Category Archives: Wine

October Vineyards

Even though the vines are still green, the harvest is coming.

Vineyard view from Black Sage Bench.

Some grapes will come off soon …

… while others will be allowed to freeze

… concentrating their flavours to make sweet or dessert wines.

But it won’t be long before the fields will be sleeping, resting for next year’s bounty.

Happy Saturday.

Winery Visit

We recently did a visit to a nearby winery on the Black Sage bench between Oliver and Osoyoos, British Columbia. This particular area is known for red wine production.

A view of the grape fields from the winery’s deck.

The wine grapes are now reaching their most luscious and will soon be harvested in stages, depending on the processing for the various wines they will become.

Merlot grapes.

Some grapes will remain in the fields until the first frost. Among them are grapes that will be allowed to develop a certain type of “rot” and will be harvested to produce various kinds of dessert wines.

Pinot noir grapes.

The Okanagan also produces ice wine. This means that the grapes freeze on the vine at temperatures between -1C to -8 C ( 30F – 18F). The frozen grapes are harvested at night and processed quickly so that they don’t defrost to spoil the concentration of sugar in the juice. Ice wine is a type of dessert wine, but is much more concentrated. It’s commonly served with cheese in order to get that lovely sweet/salty flavour combination.

Lots of grapes!

The Okanagan is starting to come into its own as a wine-producing region and is branching out into lesser known varietals that are being handled well. If, like me, you enjoy a glass of wine with dinner or a nice dessert wine after dinner, a visit to some of the Okanagan’s many wineries might be if interest to you. If not, the scenery, beaches and walking and hiking trails are great!

To your good health. 🍷

A Mystery Plant and a View

When I first saw this plant I thought it was a fake, but then I touched it and discovered that it’s some sort of succulent.

Do you recognise this plant?? I tried looking it up but had no luck.

Nevertheless, speaking of plants, here’s a vineyard view from the southern Okanagan’s Black Sage Bench. The grapes are plump and nearing harvesting.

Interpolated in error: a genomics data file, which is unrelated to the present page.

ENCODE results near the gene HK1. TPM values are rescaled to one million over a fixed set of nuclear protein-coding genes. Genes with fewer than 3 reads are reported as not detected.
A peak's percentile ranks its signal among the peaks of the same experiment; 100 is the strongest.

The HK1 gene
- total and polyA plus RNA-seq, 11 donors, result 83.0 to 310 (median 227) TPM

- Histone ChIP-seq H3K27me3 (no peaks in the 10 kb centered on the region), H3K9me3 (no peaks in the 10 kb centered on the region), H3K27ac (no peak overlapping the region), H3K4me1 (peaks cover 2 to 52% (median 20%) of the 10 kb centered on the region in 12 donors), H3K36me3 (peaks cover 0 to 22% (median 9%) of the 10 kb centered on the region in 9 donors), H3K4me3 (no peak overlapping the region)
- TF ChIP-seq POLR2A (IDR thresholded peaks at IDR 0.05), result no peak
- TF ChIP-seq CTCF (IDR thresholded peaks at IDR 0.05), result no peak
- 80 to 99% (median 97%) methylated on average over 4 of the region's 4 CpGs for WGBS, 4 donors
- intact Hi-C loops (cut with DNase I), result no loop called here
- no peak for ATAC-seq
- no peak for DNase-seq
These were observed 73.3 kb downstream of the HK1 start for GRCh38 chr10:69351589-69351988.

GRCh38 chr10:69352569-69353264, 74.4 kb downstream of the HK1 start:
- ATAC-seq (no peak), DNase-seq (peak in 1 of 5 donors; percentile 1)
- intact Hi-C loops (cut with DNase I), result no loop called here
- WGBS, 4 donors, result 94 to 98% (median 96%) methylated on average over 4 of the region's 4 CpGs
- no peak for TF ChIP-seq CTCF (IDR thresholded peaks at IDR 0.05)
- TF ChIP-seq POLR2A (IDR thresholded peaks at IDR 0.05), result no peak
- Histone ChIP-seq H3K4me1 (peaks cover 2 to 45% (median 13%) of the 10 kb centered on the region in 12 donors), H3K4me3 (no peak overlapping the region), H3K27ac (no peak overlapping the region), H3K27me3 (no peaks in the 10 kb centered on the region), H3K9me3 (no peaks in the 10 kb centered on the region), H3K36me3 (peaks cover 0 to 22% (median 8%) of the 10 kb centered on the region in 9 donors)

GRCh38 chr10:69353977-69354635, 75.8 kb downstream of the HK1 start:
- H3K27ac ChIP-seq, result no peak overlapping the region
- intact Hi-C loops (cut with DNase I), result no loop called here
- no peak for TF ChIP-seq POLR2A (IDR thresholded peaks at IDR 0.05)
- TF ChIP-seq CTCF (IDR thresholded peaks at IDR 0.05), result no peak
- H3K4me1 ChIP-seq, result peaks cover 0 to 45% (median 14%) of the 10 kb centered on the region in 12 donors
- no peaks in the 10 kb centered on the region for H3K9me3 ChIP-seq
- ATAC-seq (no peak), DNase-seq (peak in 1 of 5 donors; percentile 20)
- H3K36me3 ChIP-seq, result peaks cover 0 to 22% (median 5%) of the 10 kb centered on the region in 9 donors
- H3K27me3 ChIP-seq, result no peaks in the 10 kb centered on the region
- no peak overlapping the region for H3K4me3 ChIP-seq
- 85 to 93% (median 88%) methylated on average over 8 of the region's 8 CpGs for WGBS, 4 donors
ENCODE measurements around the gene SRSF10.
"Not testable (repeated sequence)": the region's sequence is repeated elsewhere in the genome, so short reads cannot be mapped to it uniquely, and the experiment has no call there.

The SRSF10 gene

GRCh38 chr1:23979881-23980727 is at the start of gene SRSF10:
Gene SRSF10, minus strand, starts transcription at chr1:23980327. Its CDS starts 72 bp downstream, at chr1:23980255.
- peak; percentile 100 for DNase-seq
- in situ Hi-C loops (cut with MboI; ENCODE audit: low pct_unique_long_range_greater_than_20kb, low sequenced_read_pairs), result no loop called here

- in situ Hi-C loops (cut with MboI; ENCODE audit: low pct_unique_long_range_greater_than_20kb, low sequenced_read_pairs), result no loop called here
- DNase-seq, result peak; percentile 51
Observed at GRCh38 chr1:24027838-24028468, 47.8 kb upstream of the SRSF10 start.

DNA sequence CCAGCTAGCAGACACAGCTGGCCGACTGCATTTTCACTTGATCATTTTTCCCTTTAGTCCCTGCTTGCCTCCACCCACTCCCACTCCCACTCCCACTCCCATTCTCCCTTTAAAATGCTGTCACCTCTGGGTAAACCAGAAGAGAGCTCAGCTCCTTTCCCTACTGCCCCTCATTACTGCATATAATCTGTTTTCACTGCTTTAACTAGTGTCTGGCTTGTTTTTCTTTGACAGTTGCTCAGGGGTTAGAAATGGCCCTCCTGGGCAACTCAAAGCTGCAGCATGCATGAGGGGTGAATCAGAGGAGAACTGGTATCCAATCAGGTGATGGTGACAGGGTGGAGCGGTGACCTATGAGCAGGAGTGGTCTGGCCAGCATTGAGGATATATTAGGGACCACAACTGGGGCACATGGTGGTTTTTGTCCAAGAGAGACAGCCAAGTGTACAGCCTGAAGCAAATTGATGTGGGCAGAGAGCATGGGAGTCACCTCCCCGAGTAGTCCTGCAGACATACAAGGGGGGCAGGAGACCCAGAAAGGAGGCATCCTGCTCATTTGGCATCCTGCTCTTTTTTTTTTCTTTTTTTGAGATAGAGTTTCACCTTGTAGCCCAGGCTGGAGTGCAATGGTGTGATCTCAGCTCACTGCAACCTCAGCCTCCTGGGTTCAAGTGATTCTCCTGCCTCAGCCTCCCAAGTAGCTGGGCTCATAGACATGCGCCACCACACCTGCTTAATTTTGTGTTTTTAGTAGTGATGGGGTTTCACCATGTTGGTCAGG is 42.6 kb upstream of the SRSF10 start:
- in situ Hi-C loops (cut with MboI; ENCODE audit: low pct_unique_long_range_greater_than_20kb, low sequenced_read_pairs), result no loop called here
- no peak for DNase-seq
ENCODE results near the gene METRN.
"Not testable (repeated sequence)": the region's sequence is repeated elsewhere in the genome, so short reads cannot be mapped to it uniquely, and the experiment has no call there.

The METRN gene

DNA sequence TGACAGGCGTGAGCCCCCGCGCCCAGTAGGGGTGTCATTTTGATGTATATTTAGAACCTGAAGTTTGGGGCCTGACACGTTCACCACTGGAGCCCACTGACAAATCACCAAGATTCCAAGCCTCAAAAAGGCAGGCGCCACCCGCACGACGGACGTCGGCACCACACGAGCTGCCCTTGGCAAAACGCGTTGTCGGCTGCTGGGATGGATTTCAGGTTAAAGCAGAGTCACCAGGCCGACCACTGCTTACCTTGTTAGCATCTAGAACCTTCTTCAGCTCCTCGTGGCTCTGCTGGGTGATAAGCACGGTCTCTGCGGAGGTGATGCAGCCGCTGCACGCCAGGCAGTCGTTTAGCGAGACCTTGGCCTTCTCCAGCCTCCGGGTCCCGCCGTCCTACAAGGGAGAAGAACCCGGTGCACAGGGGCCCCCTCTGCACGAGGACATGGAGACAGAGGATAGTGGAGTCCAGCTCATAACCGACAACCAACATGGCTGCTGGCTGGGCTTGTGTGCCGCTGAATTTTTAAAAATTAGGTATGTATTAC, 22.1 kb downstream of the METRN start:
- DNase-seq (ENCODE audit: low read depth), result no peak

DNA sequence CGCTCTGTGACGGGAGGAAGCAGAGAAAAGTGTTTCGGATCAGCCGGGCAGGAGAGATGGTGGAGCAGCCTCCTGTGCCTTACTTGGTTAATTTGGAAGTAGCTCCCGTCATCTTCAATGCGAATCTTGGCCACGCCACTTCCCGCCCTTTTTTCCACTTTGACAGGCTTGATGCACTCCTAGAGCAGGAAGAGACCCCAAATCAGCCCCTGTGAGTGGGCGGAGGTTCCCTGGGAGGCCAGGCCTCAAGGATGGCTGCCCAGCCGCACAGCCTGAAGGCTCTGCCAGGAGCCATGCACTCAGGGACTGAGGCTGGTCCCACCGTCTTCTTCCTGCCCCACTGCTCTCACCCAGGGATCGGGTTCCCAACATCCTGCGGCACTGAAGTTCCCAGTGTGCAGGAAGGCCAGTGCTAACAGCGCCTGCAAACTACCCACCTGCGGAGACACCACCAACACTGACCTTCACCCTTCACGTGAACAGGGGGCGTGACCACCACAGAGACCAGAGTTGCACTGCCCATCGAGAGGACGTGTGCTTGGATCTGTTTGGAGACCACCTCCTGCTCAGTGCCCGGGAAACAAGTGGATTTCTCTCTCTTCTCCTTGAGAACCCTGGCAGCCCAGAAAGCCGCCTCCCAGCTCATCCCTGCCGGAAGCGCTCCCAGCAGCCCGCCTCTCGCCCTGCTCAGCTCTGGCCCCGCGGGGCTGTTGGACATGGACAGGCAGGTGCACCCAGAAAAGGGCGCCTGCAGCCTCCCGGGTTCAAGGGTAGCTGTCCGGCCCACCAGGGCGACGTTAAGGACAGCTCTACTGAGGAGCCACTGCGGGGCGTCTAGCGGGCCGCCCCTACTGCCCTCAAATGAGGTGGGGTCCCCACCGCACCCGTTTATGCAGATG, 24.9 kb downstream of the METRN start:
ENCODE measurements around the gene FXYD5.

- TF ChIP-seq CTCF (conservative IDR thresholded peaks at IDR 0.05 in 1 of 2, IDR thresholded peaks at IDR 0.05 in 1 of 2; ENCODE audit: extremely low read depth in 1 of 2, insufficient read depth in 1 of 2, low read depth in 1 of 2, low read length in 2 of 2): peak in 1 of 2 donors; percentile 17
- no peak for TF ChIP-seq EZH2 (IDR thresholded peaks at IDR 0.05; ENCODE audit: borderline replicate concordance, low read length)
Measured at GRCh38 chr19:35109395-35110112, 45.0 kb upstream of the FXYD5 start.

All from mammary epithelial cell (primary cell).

Today’s grapes become tomorrow’s wines. 🙂

Happy Saturday.

Mushroom Pasta Recipe

This recipe is in metric, but I’ve done some imperial conversions that I hope work out. It’s really easy and you can play around with the amounts (more mushrooms!) to your taste. If you would like, you can also add chicken. I don’t always have mascarpone on hand so it’s sometimes left out, and if you’re watching calories, that will help, but the result will be less creamy. I compensate by adding a bit more of the pasta cooking water to make a light sauce. Also, if you’re watching your salt intake, you will need to leave it out of the pasta cooking water.

Ingredients:

– 450 grams (2 cups) pasta, whatever kind you like. I like spaghettini best.

– 30 ml (2 tbsp) olive oil

-2 chopped shallots

– 1 clove minced garlic

-450 g (2 cups) sliced fresh mushrooms, any kind you like or a mixture. In a pinch I’ve used dried ones, but you will need to increase slightly the amount of stock and wine.

-120 ml (half a cup) white wine (the same kind you’re going to have with the pasta)

-120 ml (half a cup) vegetable stock (you can also use chicken stock)

-200 ml (1 cup) mascarpone

-Parmesan

-parsley

– a few red pepper flakes if you would like a little heat

Directions:

In a large pot, bring salted water to a boil and add the pasta; cook for about 10 mins. Meanwhile, in a large sauté pan, heat the oil and the shallots and garlic. Cook for a couple of minutes. Add the mushrooms and sprinkle with salt and pepper. Use a pan large enough to avoid crowding the mushrooms (this step is really important so that they don’t become soggy). Add the red pepper flakes (optional). Cook for about 6-7 mins. Turn the heat up and add the wine; cook until it has completely evaporated and the pan is de-glazed. Then add the stock until it reduces to a sauce-like consistency.

Remove the pan from the heat. Add the mascarpone cheese. Stir until it becomes creamy. Drain the pasta, reserving about 200 ml (1 cup) of the pasta water, and transfer to a serving bowl. Add the mushroom mixture and the parmesan. Season with salt and pepper to taste if desired. Toss well to coat the pasta, adding the reserved pasta water, if needed, to loosen the pasta. Garnish with the chopped parsley and lots of parmesan. Serve immediately and enjoy with a glass of wine.

Kayak2016 and Vanessence, I hope this recipe turns out well for you. Cheers!

Grape Vines

The wine grapes are heavy and lush and ready for harvest.

These look like they might be pinot noir grapes.

Grapes have been cultivated and sold for thousands of years, a trade that started in Israel, Cyprus, Egypt, Iran and Turkey. At present, about 75 percent of the grapes grown worldwide are used to make wine. We certainly like our grape juice!

Happy Saturday. 🙂